A combination of acoustic boards was selected as part of the CasoLine MF system, including Rigitone 8/18 which was installed in atrium areas to reduce sound reverberation and increase sound absorption in the large, open communal areas of the building.
Gyptone Line 6 was installed to the underside of the floating staircase to provide greater sound absorption in areas directly outside classrooms. The geometric, perforated line pattern was chosen as a striking contrast to the Rigitone 8/18 boards, creating an attractive design in keeping with the interior theme of the building.
The building, which features six lecture theatres, workspace for over 500 researchers, and will serve 900 undergraduates, is occupied by students, staff and guests who spend long periods of time studying, teaching and learning in the building.
The Gyptone ceiling board was therefore specified with British Gypsum’s innovative ACTIVair technology which absorbs and converts formaldehyde, a common volatile organic compound (VOC) into inert compounds. It has been demonstrated in laboratory testing to decompose up to 70% of formaldehyde from the air, and improves the air quality within the building.
David Portman, Director at Rafael Vinoly Architects P.C., who designed the project, said: “We chose this combination of ceiling board as it offers high durability and acoustic performance which really is essential in multi-use buildings. We always recommend that steps are taken to improve air quality in buildings such as these, and now British Gypsum’s ACTIVair is available across its Gyptone range, we were able to combine the practical performance we required from a ceiling solution, with the health benefits of ACTIVair.”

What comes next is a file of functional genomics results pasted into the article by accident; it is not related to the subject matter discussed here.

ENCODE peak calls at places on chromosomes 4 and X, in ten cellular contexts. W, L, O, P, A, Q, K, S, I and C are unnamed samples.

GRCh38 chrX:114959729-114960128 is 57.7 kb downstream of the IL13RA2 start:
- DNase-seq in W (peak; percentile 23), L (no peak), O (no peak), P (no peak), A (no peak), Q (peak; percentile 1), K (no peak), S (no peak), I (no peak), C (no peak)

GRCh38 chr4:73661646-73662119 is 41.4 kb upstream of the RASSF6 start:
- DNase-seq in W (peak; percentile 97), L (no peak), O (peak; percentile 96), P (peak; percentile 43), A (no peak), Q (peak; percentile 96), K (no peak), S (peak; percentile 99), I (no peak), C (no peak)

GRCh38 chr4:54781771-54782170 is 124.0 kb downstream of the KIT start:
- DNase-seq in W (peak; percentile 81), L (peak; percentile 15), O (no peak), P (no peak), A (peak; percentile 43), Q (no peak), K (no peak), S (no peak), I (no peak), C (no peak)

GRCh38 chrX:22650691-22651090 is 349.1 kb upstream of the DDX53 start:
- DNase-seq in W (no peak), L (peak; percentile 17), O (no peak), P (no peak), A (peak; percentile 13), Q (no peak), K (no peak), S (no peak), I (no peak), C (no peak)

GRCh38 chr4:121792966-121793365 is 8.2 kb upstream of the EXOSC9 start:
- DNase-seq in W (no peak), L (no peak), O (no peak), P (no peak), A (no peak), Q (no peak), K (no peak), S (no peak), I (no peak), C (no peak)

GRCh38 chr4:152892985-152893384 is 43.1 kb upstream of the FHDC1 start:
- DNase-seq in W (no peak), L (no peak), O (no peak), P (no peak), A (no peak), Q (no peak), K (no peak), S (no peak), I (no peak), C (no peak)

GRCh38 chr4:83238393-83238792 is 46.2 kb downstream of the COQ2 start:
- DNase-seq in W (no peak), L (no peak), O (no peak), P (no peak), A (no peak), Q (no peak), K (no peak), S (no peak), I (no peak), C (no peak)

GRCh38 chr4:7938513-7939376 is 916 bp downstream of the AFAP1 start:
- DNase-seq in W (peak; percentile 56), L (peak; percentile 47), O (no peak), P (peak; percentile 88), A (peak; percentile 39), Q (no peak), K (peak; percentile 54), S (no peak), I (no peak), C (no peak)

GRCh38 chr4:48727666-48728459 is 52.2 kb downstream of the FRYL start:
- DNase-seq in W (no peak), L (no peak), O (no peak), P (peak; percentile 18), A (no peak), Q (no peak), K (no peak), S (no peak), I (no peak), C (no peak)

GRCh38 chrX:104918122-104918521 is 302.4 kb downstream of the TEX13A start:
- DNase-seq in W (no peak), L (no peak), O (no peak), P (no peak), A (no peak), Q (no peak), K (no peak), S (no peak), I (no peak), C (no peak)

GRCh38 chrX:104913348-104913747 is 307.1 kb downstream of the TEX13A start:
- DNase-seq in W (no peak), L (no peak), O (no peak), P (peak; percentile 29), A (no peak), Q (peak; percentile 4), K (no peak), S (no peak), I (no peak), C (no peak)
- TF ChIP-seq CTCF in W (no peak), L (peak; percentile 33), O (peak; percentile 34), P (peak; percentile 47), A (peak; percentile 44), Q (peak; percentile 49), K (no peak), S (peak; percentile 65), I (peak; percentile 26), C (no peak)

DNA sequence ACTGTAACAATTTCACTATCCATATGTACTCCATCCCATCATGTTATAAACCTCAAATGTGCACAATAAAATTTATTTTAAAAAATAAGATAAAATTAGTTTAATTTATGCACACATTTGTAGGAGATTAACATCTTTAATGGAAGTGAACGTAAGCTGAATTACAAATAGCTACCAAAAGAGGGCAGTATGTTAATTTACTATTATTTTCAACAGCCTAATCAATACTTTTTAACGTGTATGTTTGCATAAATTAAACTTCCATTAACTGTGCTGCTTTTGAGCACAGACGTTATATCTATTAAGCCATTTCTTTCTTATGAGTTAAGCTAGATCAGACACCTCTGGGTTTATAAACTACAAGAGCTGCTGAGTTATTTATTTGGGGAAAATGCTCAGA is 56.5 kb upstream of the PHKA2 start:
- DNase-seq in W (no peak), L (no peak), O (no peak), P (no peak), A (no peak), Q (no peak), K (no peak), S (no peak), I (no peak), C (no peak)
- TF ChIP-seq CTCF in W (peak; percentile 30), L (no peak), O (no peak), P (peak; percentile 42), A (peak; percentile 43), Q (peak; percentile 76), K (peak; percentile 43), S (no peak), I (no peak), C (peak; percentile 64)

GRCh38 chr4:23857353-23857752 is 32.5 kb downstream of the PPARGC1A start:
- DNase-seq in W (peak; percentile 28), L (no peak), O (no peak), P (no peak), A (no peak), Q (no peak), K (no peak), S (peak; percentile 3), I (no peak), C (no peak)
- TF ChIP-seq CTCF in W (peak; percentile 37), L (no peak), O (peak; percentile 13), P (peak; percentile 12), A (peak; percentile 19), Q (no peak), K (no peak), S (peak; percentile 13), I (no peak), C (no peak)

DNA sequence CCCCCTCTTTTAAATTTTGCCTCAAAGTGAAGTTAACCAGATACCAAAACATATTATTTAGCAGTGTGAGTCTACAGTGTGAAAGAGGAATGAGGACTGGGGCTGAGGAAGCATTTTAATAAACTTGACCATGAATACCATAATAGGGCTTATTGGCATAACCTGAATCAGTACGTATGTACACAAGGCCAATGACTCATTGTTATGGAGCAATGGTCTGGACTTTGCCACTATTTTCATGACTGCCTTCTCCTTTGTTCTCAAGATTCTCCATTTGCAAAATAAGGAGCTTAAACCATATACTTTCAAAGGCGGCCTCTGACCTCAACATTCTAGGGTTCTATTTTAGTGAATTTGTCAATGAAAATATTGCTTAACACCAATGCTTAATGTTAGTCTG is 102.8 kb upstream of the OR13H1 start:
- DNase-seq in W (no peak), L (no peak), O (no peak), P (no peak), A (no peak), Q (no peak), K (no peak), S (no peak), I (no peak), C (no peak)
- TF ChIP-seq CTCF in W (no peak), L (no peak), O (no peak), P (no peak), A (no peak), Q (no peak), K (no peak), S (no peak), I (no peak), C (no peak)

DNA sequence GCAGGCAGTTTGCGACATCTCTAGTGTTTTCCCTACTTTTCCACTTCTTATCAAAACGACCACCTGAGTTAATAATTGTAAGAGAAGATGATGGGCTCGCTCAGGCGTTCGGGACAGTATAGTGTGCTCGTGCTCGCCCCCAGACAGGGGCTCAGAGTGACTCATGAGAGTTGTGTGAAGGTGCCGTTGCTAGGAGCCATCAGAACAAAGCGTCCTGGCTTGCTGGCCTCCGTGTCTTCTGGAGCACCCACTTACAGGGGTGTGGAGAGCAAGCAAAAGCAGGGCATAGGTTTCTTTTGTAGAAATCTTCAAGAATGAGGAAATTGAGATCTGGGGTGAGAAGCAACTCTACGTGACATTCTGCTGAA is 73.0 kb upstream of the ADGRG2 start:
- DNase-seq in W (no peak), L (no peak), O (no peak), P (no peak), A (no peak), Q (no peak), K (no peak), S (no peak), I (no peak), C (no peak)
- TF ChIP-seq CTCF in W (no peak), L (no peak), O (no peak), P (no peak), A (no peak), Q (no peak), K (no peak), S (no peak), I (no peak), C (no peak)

ACTIVair technology was specified as a solution to airborne formaldehyde and other VOCs emitted into the atmosphere from everyday items, such as carpets and furniture, that can affect the productivity of occupants. The World Health Organisation (WHO) concerns about formaldehyde in relation to human health are well published (WHO guidelines for indoor air quality: selected pollutants; 2010).
Dr Keith Gillow, Project Manager at the University of Oxford, comments: “The Andrew Wiles Building serves as a flagship development for higher education in the UK, so it was crucial that every last detail, from acoustics, to the ceiling design, was right. By using the British Gypsum ceiling boards we were able to achieve superior acoustic performance to prevent sound travelling from room to room, an attractive design that complements the interior of the building, and we have also improved the air quality for all occupants of the building.”